Fatal Police Shooting Creates Shake-Up at Seattle Department
Seattle Police Deputy Chief Nick Metz was given the newly created duty of overseeing community relations. At left is Mayor Mike McGinn, at right is Police Chief John Diaz.
The Seattle Times via YellowBrix
September 16, 2010
The incidents led to calls for changes in the Police Department from the American Civil Liberties Union (ACLU) of Washington and some Seattle City Council members, along with criticism over the shooting from Seattle’s Native American community.
Kimerer acknowledged public concerns over the incidents, telling reporters, “I want to say plainly that our training program is on trial right now.”
Diaz announced that the department will conduct a systematic review of its training techniques to be overseen by Capt. Steve Brown, who has been the commander of the downtown West Precinct. The review is to be completed by Jan. 1.
As part of the changes, more officers than the 300 who currently have them will be equipped with Tasers, and the department plans to launch a pilot program to equip 40 officers with personal video cameras that would record their actions, Diaz said. Birk did not have a Taser when Williams was shot.
The department also is expanding the number of officers trained in crisis intervention in order to help them deal with people suffering from mental illness and other problems.
Deputy Chief Metz said the department would look to ways to get officers out of their cars, including more foot and bike patrols. He said the department has been caught in a “response mode,” in which officers respond to 911 calls, take reports and leave.
McGinn said the shooting and other recent incidents raise “very serious questions about preparation of our officers and concerns about racial profiling within the department.”
He said the reorganization of the Police Department was not all about those incidents but incorporates the “concerns that arise from those incidents.”
Burgess, in his statement, called the reorganization a “very good step,” saying it “places a focus on building effective relationships in every neighborhood.”
The chief’s action fulfilled a promise during his confirmation that he would act to strengthen police and community ties, Burgess said.
Burgess also credited Diaz for seeking outside reviews of the shooting investigation.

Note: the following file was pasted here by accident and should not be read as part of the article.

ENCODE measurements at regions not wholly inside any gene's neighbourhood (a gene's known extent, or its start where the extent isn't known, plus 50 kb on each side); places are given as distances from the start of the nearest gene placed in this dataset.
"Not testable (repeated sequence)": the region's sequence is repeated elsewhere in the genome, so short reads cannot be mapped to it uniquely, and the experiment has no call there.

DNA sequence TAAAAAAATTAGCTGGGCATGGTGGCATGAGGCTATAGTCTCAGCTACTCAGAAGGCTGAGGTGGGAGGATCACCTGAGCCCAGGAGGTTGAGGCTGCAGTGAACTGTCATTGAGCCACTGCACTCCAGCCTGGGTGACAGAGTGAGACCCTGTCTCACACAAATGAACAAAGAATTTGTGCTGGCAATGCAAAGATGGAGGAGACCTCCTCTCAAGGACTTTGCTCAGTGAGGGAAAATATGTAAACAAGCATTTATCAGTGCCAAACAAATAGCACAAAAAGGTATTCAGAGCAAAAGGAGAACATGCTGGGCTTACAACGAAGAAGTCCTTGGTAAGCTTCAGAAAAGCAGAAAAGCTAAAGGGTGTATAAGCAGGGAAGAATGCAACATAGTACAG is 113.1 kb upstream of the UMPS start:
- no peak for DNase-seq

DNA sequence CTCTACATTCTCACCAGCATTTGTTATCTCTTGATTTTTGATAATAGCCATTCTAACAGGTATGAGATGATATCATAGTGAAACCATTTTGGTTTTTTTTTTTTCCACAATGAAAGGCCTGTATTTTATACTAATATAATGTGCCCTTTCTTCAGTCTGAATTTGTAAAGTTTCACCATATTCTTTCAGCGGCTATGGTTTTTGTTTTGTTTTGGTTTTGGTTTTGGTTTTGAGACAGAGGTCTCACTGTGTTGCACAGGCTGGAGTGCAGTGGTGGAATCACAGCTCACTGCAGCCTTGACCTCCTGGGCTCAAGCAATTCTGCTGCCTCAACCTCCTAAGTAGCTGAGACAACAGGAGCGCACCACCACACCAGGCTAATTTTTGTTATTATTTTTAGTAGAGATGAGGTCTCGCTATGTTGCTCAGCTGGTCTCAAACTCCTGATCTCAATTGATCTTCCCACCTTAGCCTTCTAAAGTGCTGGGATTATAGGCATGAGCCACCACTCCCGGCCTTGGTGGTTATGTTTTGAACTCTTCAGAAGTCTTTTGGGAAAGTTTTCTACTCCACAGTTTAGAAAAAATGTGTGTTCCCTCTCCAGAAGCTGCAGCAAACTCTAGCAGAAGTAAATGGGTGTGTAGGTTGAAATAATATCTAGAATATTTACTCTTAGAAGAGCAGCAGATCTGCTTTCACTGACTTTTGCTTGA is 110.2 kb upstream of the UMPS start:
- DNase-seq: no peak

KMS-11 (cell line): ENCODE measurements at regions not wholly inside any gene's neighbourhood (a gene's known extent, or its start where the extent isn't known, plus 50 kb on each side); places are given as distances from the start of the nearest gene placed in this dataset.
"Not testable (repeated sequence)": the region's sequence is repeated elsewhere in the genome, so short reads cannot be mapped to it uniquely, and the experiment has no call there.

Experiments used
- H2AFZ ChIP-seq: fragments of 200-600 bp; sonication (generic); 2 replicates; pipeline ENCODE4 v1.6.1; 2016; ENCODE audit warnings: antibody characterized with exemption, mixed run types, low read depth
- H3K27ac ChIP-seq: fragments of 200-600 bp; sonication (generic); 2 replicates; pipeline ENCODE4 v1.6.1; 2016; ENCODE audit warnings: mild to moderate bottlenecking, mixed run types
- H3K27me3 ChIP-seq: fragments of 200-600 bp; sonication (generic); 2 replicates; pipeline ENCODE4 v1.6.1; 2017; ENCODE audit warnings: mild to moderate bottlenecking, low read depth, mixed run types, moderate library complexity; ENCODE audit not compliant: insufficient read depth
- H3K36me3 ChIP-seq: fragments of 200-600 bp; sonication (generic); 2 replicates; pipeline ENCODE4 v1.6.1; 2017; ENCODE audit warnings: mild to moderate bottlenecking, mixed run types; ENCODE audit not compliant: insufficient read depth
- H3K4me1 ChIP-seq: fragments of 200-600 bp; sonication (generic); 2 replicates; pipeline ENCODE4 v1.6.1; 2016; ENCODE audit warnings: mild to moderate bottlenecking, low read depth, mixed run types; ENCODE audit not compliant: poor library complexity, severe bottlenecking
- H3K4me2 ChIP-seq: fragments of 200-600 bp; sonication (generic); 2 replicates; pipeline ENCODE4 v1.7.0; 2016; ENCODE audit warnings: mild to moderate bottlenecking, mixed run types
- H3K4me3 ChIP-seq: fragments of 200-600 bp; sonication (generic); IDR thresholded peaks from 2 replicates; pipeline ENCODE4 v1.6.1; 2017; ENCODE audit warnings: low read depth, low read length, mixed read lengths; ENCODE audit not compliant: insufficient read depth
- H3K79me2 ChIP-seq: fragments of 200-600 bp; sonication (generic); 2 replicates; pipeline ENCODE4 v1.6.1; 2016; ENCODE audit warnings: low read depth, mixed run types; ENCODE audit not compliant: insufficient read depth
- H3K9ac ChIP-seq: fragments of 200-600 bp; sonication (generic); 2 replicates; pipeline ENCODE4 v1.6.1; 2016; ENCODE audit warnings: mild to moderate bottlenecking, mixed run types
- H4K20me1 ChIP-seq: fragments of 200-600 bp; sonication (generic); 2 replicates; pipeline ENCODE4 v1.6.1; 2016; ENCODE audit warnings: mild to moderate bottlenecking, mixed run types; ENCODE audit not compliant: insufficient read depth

“Agreeing to seek an outside and independent peer review of the investigation of the death of John Williams is an extremely strong affirmation of our detectives,” Burgess added. “It will also build credibility in the community by allowing another set of qualified and experienced eyes to examine the evidence.”
Wednesday’s briefing was attended by several community activists, who peppered McGinn, Diaz and other police officials with questions about the department’s practices.
At one point, McGinn was moderating a tense exchange between Kimerer, the deputy chief, and community activist Rod Parnelle, stepping forward to say, “Hey, one at a time, man.”
Hours later, more than 200 people attended a City Council meeting Wednesday afternoon to discuss the shooting from a civil-rights perspective.
Representatives of Native Americans and other minority groups and people from human- and civil-rights organizations demanded more training for police in everything from de-escalation to sign language.
They demanded a civilian-review panel to look at the case and said they saw the shooting not as an isolated incident but as one in a long string of incidents where people were singled out by police because of how they looked.
Denise Stiffarm, the president of the Chief Seattle Club, said she was encouraged by the announcement the mayor and police chief made Wednesday about changes in the department.
“We appreciate the immediate action,” she said, “but sustained and meaningful action will be the real statement to our community.”